Whose Child is This?

The Professing Professor doesn’t keep his blog updated but I’ve been listening to a podcast of his sermons for several weeks now which is available through iTunes. In a recent sermon given in respect of Dedication Day (a day for the parents and the church community to dedicate themselves to raising new babies born into the community), he said something that I wish he would expound upon. The Prof said that all children belong to the Kingdom of God. He said that Jesus doesn’t say, “These are my children and those are yours,” but that all children belong to Him.

It’s a bad habit (I know) but I still find myself questioning who belongs to the Kingdom and who doesn’t. Whenever I visit that question, it tends to be with regards to adults, not children. I know that there are some doctrines in Christianity which attempt to say something about the status of children before God, but I have not given as much thought to them as I have other topics. The reason that I’m provoked to do so now is because the Prof and I come from the same church heritage and what he says sounds different from what I grew up hearing and I wonder what he’s learned. Of course, he’d have to explain what he thinks the term Kingdom of God means and what (if any) connection that has to “being saved”. In fact, the term “being saved” would need to be unpacked a bit.

So, I’m wondering are children automatically born into the Kingdom? Are only some children born into the Kingdom while others aren’t? (If so, which ones and why?) If children are born into the Kingdom, at what point and for what reasons do they end up “outside” and need to hear the good news of the Kingdom?

Again, I know that there are some complex doctrines out there which say something about this and I’m familiar with some of them, but maybe someone will have something to offer that I haven’t heard yet. Radical Congruency and iMonk, are you listening?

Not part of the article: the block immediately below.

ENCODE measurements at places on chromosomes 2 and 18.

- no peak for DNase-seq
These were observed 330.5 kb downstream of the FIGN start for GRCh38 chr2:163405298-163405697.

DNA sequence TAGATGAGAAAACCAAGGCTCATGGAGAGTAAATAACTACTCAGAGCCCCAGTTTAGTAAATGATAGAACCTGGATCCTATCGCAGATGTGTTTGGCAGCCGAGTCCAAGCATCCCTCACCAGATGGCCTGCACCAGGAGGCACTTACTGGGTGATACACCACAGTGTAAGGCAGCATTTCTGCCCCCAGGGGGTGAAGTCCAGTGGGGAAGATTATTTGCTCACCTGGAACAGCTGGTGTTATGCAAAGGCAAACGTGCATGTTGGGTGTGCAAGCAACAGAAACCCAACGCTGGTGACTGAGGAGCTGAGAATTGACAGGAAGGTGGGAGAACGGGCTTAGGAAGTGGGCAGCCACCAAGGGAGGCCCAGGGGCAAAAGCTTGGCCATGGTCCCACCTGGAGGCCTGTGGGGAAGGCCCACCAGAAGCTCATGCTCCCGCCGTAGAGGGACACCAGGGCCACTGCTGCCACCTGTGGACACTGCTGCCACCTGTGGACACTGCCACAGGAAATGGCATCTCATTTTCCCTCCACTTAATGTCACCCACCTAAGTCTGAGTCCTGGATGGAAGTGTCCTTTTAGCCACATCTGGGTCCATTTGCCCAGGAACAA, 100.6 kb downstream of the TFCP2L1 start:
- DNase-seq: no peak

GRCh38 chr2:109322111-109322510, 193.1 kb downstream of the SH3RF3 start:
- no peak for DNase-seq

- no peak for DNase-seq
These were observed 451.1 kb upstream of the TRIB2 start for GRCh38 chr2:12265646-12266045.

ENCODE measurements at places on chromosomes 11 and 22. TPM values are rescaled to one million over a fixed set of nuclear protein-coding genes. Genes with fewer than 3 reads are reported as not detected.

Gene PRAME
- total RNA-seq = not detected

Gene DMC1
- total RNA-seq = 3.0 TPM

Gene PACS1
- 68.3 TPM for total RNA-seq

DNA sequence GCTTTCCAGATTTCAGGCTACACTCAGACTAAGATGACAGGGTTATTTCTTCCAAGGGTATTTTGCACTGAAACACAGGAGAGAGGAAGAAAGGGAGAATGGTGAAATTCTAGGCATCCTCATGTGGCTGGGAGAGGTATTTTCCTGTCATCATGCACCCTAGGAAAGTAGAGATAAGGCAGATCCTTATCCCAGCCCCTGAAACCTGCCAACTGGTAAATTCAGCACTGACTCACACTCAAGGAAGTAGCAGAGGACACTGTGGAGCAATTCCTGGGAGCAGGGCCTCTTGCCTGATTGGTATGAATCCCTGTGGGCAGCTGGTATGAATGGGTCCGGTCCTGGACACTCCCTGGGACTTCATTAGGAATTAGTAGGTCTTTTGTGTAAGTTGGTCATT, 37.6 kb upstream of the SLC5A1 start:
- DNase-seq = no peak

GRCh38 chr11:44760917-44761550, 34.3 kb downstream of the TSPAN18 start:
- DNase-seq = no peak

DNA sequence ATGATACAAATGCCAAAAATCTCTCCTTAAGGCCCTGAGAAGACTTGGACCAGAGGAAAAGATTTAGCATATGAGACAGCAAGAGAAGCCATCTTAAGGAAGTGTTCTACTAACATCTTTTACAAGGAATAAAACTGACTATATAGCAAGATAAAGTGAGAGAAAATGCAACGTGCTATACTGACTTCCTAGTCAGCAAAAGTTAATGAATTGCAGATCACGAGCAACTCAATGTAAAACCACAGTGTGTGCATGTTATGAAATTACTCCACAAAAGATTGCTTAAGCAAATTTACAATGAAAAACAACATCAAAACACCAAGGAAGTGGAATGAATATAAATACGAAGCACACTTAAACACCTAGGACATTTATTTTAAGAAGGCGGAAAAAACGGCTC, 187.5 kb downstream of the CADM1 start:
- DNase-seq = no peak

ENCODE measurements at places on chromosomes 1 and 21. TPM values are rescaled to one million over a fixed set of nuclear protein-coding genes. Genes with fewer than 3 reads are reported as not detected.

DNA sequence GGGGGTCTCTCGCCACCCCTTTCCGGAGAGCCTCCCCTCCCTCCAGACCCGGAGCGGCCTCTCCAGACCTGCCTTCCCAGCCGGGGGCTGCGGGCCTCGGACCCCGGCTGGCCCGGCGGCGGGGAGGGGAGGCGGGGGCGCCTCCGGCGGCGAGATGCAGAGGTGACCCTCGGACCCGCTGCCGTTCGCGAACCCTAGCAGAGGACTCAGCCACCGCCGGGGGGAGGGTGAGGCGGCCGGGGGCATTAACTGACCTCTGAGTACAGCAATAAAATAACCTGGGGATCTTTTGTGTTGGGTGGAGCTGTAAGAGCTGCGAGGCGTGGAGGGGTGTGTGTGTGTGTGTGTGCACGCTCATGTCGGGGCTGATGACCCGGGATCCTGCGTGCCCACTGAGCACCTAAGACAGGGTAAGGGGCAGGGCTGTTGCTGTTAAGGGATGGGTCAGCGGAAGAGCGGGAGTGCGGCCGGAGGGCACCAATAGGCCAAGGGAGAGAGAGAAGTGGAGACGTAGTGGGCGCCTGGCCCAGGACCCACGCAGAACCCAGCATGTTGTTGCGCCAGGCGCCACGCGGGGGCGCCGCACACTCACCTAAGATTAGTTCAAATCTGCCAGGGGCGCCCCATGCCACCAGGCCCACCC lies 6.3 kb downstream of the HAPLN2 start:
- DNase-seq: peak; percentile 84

Of course, if the Prof could chime in, that would be great…



Filed under Religion

2 responses to “Whose Child is This?

  1. Bro, I understand your concern. I do think there are some things we should keep in perspective:
    1. God is SOVEREIGN (sic??)
    2. God is just
    3. God is merciful
    Yes it is true that all children are born in sin and need a Savior. But God is also merciful and just. He builds up and tears down. He is in control at all times and we must trust in the fact that God will do what He wills. Though we see in part, one day we will see clearly when Christ is fully revealed to us. I can’t say babies are going to hell and I can’t say they are going to heaven. Yet, I know that God is merciful- to the just and the unjust. He allows some children to grow into terribly heathenistic adults. He takes some before they can utter a sound. But again, God is God and He will allow one to perish in his sins while he calls one who (by man’s standards) is far worse to repent and be saved. We want answers to some things that we don’t need to worry about. But suffice it to say, i find it best to rely on the mercy of God for deceased children and will let Him be God and do the judgments.

  2. “We want answers to some things that we don’t need to worry about.”

    hmmm…honestly, there’s something in me that wants to agree with that, but I think the following needs to be said:

    When someone loses a child (for whatever reason), comments like “God is sovereign” aren’t comforting. Of course, speculation or just plain erroneous doctrine isn’t either. When someone is worrying about the fate of their dead child, it would be an act of grace to be able say something comforting…and then I think that being silently and lovingly present may be the best comfort in such a situation.

    Thanks for dropping by Chermone.

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